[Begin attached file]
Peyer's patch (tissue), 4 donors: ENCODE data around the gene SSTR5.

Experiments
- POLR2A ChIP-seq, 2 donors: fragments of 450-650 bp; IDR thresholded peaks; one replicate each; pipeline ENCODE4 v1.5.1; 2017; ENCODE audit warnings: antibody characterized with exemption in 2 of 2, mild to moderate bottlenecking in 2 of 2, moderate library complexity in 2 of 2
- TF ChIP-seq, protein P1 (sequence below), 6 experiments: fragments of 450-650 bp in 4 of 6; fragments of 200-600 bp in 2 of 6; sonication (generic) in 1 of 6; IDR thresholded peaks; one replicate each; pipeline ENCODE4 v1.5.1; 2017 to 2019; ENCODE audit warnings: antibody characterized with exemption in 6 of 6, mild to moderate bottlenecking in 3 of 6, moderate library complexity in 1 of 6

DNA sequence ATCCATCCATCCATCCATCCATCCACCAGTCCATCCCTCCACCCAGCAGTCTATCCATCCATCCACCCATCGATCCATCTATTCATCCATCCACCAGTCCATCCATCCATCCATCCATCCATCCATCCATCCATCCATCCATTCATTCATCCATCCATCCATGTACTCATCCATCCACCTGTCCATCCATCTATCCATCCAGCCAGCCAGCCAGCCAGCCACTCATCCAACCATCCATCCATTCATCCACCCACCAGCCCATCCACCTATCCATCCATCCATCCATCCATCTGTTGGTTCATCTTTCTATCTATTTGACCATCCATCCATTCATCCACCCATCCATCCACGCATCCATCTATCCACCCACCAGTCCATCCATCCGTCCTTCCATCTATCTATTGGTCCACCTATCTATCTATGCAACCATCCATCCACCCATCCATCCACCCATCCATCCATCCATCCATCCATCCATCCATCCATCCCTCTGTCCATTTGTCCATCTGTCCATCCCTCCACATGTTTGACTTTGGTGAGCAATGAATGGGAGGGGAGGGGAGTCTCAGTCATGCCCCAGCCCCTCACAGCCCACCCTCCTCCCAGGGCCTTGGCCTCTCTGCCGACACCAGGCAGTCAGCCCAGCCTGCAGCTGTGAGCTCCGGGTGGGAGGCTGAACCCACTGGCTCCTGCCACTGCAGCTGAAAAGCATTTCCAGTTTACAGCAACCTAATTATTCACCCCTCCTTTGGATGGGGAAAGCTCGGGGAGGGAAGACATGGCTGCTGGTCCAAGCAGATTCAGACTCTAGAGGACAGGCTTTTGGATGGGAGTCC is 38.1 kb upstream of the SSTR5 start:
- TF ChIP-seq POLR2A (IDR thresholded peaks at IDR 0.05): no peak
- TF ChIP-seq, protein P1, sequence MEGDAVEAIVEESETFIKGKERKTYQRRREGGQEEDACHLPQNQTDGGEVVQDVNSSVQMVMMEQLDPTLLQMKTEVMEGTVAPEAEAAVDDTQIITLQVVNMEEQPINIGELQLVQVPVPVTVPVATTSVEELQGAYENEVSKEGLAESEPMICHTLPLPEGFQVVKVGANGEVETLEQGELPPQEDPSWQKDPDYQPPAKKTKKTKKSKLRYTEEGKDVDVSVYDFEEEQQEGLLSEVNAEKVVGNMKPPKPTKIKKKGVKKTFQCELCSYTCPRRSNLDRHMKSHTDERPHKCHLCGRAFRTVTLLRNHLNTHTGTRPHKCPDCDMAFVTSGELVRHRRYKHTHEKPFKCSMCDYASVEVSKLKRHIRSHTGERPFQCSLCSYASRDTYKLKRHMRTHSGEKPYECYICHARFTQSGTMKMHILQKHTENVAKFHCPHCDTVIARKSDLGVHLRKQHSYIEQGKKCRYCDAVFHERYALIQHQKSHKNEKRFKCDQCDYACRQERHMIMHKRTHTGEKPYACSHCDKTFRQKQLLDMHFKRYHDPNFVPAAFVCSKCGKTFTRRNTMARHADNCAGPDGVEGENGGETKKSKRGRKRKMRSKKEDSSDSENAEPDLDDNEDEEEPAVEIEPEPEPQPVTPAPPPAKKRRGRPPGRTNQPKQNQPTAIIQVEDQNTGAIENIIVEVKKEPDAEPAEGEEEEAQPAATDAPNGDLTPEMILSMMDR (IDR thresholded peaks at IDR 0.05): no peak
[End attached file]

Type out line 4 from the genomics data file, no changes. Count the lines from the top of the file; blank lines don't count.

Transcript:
- TF ChIP-seq, protein P1 (sequence below), 6 experiments: fragments of 450-650 bp in 4 of 6; fragments of 200-600 bp in 2 of 6; sonication (generic) in 1 of 6; IDR thresholded peaks; one replicate each; pipeline ENCODE4 v1.5.1; 2017 to 2019; ENCODE audit warnings: antibody characterized with exemption in 6 of 6, mild to moderate bottlenecking in 3 of 6, moderate library complexity in 1 of 6